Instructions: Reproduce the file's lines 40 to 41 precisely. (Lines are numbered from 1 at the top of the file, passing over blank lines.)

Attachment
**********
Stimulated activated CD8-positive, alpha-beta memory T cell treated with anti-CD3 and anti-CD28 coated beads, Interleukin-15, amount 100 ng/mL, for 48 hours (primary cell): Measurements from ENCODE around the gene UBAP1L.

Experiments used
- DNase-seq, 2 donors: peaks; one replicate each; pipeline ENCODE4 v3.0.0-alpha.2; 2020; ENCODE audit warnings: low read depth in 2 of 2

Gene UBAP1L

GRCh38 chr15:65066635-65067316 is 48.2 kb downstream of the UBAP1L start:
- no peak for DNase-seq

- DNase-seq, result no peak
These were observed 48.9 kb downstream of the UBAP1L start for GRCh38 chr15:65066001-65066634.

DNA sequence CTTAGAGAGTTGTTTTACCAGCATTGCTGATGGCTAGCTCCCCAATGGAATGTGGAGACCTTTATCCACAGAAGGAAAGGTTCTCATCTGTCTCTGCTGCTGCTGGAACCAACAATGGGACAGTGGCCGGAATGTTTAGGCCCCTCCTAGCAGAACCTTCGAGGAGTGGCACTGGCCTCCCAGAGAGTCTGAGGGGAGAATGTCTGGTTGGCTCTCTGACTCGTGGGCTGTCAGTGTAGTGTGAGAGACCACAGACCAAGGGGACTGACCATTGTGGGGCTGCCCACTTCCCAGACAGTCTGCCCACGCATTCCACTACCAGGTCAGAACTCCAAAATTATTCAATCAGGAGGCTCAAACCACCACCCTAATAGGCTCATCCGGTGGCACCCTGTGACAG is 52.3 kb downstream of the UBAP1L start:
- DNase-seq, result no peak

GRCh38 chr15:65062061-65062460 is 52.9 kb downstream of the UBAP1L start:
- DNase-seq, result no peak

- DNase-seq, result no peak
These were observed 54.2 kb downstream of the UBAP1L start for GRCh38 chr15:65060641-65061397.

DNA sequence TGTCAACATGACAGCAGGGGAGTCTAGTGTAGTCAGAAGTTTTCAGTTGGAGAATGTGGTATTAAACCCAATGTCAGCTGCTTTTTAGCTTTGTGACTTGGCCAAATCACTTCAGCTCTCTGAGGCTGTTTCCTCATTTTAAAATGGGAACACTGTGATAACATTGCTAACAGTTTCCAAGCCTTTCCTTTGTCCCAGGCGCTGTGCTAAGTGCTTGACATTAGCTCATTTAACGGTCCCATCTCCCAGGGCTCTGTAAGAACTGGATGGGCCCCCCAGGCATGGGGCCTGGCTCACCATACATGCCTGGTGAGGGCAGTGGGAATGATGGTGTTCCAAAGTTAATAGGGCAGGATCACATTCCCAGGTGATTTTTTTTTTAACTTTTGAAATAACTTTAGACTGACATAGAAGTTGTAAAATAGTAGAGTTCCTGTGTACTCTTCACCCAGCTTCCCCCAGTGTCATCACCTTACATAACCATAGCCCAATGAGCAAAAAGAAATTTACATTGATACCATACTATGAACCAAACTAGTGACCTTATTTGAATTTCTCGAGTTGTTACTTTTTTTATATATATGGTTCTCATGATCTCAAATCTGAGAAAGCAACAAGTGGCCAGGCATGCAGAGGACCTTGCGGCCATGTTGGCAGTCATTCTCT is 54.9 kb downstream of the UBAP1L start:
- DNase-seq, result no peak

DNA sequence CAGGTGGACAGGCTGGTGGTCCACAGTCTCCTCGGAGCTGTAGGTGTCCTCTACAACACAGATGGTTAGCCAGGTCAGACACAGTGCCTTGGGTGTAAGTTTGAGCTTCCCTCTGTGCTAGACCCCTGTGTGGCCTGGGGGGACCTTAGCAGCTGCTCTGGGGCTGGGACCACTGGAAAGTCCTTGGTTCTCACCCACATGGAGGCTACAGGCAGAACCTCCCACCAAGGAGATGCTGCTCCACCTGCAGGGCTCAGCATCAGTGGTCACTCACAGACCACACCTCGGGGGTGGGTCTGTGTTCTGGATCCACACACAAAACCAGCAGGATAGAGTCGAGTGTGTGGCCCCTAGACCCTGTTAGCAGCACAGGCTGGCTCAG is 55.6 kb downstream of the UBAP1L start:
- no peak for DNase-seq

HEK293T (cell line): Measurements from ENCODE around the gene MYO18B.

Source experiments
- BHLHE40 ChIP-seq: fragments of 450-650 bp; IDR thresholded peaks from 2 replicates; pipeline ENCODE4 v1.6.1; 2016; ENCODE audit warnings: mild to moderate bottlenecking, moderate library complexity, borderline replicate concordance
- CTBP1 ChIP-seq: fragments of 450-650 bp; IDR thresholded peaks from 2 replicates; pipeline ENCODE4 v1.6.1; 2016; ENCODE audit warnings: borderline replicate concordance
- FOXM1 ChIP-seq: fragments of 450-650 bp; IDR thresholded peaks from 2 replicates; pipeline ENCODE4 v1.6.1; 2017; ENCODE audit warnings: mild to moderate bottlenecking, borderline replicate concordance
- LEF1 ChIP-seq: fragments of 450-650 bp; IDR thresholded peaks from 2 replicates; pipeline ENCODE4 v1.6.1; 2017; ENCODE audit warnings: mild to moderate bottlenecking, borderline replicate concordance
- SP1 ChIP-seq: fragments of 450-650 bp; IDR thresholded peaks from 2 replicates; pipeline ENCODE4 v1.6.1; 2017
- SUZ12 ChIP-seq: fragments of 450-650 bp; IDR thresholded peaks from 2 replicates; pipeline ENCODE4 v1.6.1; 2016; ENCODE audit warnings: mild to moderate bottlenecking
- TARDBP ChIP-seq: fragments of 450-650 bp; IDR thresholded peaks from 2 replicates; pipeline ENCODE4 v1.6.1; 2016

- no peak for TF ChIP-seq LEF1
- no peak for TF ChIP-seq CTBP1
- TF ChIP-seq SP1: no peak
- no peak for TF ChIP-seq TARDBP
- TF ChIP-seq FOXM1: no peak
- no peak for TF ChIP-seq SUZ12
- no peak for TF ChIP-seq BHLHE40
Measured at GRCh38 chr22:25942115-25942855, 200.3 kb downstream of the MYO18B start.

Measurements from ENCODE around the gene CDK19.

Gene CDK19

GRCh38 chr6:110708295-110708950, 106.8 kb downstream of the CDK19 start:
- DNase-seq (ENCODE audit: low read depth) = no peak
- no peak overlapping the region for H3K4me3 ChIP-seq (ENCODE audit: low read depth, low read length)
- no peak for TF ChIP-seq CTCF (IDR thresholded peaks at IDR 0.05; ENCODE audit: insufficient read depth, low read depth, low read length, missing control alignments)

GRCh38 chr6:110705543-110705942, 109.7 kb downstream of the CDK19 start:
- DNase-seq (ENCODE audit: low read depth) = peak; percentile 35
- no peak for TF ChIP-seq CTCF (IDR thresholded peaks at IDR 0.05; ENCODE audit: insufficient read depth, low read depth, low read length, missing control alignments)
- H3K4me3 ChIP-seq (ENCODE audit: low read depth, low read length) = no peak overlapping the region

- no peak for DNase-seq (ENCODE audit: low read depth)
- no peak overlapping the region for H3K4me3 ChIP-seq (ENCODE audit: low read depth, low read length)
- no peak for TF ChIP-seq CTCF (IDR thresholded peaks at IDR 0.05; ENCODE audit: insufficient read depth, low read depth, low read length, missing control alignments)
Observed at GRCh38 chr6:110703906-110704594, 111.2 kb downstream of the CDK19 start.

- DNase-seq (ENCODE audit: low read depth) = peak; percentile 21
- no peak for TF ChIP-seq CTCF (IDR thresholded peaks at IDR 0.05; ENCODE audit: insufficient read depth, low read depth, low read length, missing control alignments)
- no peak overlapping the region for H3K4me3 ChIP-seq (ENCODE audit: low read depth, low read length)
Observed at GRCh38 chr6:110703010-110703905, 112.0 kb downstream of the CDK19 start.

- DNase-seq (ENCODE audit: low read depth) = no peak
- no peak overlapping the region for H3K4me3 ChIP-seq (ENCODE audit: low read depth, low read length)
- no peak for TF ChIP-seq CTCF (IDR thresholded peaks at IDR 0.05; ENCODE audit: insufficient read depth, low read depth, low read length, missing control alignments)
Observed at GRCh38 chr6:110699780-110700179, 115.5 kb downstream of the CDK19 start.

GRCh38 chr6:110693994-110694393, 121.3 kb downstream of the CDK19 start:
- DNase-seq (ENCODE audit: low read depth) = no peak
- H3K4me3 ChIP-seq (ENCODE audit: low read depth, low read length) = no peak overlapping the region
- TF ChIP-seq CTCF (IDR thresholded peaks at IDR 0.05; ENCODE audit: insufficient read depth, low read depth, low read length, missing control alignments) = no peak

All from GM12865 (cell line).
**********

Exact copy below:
- no peak overlapping the region for H3K4me3 ChIP-seq (ENCODE audit: low read depth, low read length)
- no peak for TF ChIP-seq CTCF (IDR thresholded peaks at IDR 0.05; ENCODE audit: insufficient read depth, low read depth, low read length, missing control alignments)